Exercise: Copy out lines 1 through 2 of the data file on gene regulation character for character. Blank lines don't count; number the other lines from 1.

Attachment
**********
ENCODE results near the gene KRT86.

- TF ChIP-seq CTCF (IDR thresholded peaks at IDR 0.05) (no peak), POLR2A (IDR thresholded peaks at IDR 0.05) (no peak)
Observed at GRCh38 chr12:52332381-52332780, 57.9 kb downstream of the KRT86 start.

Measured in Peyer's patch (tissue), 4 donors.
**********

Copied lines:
ENCODE results near the gene KRT86.

- TF ChIP-seq CTCF (IDR thresholded peaks at IDR 0.05) (no peak), POLR2A (IDR thresholded peaks at IDR 0.05) (no peak)